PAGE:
Charley Casserly's tenure as the only general manager in Texans' history is coming to an end.
Owner Bob McNair announced in a press conference Wednesday afternoon that Casserly is resigning, effective June 1, to pursue other employment opportunities. The two met around 10 a.m. today inside Reliant Stadium to discuss Casserly's future with the team. His contract has one more year remaining.
McNair and Casserly spent most of their time speaking about the vice president of football operations position open in the league office. Art Shell vacated the post in February when he was hired as the head coach of the Oakland Raiders.
"I do have an interest in the job at the league office," Casserly said. "They will have a letter to that effect tomorrow, and I'm interested in it. I'd rather not talk anymore about it because they are the ones that make the decision on the job. But I've been involved in league activities for 15 years as the general manager in every conceivable way, so obviously I have an interest in other things besides being the general manager of a football team."
After learning of Casserly's plans to apply for the job, McNair called the league office on his behalf.
"I've told Charley that I will support him in every way to secure a position there," McNair said. "I've already talked to (NFL Executive Vice President) Roger Gooddel about it, and recommended Charley. I think he would be terrific for the spot.
"I told Roger why I thought Charley would be a good candidate and why I thought he would do a good job. And Roger was very attentive. And we discussed some of the thoughts Charley had as to programs that would be beneficial to the league that Charley has a lot of interest in. I think Roger was quite interested in those."
Casserly met individually with members of his staff and players early this afternoon before announcing his resignation to the team's entire football operations department at 1:30 p.m. From there, he called the team's out-of-town scouts and his family before addressing the Houston media around 3 p.m.
It was an emotional day for Casserly, who said goodbye to many people he has known for more than a decade.
"The toughest thing I had to do was stand in front of the staff and say I was leaving," he said. "That may be the single toughest thing I've had to do today."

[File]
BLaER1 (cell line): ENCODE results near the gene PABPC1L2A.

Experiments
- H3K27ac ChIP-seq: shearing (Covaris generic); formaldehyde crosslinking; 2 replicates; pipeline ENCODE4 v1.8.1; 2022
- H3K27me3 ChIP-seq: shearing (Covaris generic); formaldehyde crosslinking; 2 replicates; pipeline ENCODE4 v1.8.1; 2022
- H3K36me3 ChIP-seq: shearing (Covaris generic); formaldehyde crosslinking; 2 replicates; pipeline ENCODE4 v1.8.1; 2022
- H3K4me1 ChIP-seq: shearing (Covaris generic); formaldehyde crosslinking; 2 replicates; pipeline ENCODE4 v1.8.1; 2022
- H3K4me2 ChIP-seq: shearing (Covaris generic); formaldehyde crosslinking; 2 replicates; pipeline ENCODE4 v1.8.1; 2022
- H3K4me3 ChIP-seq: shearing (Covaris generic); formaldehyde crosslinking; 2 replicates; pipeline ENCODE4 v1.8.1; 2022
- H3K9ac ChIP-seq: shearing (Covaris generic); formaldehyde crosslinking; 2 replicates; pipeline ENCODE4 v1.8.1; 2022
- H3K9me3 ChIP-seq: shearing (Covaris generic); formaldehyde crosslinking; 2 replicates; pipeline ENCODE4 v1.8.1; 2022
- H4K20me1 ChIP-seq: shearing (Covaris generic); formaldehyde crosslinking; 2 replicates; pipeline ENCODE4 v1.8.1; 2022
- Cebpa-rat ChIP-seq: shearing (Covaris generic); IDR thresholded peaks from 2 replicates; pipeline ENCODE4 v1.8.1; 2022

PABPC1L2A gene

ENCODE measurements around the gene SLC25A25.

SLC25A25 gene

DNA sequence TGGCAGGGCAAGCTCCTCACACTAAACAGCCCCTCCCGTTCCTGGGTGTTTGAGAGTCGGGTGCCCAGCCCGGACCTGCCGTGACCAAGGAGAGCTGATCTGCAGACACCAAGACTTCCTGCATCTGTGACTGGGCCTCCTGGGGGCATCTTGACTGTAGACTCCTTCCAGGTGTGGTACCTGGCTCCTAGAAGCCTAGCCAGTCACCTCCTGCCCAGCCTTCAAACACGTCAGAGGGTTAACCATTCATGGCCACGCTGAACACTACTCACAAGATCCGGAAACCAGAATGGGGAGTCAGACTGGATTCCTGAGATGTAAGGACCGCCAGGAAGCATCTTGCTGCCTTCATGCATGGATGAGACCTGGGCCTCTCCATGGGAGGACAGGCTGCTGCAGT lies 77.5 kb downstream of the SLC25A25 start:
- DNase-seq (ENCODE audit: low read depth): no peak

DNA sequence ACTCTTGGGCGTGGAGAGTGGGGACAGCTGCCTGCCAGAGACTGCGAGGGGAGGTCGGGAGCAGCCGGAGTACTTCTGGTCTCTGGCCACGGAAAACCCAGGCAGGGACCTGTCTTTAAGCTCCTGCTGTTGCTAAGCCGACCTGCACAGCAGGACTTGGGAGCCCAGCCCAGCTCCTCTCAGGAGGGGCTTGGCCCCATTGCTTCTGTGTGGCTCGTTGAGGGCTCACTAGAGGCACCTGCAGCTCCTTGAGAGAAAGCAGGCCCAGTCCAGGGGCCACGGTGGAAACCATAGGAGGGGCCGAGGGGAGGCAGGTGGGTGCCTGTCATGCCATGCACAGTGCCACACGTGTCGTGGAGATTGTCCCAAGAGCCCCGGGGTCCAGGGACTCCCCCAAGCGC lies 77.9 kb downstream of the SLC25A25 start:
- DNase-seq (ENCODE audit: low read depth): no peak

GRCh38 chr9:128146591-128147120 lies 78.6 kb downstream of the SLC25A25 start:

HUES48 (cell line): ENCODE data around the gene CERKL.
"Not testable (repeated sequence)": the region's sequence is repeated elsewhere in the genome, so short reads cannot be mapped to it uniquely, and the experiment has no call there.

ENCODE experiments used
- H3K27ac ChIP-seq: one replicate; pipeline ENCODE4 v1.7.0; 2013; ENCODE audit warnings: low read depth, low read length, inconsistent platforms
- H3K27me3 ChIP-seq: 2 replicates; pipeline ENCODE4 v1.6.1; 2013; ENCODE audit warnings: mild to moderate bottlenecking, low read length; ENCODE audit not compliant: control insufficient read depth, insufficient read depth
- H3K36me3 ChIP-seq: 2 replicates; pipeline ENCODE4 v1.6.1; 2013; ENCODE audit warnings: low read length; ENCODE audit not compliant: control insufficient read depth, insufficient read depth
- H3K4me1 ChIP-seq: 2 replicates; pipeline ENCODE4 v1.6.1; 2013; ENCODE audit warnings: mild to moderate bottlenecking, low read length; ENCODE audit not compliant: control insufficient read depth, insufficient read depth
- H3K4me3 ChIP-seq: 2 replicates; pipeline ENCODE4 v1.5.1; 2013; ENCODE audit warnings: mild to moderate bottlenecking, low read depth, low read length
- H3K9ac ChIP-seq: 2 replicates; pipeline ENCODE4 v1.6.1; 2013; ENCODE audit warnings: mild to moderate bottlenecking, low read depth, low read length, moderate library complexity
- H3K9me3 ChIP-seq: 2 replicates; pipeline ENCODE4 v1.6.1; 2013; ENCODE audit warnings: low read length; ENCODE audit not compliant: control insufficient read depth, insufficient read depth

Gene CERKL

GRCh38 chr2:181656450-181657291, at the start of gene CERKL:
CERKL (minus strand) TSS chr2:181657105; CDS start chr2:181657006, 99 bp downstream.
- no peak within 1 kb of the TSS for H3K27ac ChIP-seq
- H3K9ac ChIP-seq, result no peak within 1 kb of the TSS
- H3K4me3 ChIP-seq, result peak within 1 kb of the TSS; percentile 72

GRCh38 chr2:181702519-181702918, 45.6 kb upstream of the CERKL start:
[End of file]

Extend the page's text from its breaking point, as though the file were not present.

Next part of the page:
This past weekend, Casserly mulled the decision to resign with his family before coming to the conclusion that it was time to move on. He'll leave after more than six years on the job as the Texans' first general manager in team history.
During that stretch, he played a significant role in acquiring all four of the Texans' all-time Pro Bowlers: cornerback Aaron Glenn and defensive end Gary Walker in the 2002 expansion draft; former 2003 No. 3 overall draft pick wide receiver Andre Johnson; and kick returner/wide receiver Jerome Mathis, a 2005 fifth-round selection. He also found a gem in fourth-round pick Domanick Davis, who garnered 2003 Rookie of the Year honors.
Casserly's boldest move, which ultimately could be his most successful, came a couple weeks ago, when he drafted North Carolina State defensive end Mario Williams with the top overall pick. Considering the availability of hometown hero Vince Young and USC running back Reggie Bush, the selection could have been the most debatable in draft history.
When asked if he's worried about the controversy damaging his legacy, Casserly's response elicited laughter from the media.
"No, you don't do this job and worry about your legacy," Casserly said. "You don't draft Mario Williams and worry about legacies."
While Casserly could have resigned after the season, he didn't feel comfortable leaving immediately after the team finished 2-14. In the past four months, he believes that the Texans have had one of the best off-seasons of any organization, and that the team is heading in the right direction under the guidance of head coach Gary Kubiak.
"I thought that this team was better than that (record)," Casserly said. "I thought the team needed work. A new coach comes in, you switch defenses, you're going to have some things you're going to change. So I thought, 'I want to be here for the off-season.' I think we had a heck of an off-season. I think this team is dramatically improved. I feel really good about things right now. If I didn't feel real good, I would not be up here today, resigning."
McNair agreed with Casserly's assessment. He believes the Texans have benefited from the general manager's contributions to the organization, and wished him well in his future endeavors.
"Charley has been with me in this effort now for over six years," McNair said.
"We have gone through a lot of ups and downs and had a lot of pleasurable moments
together. We made an awful lot of progress. We had some disappointments last year.
But I think we both feel that we have the cart back on the path and it's moving
in the right direction."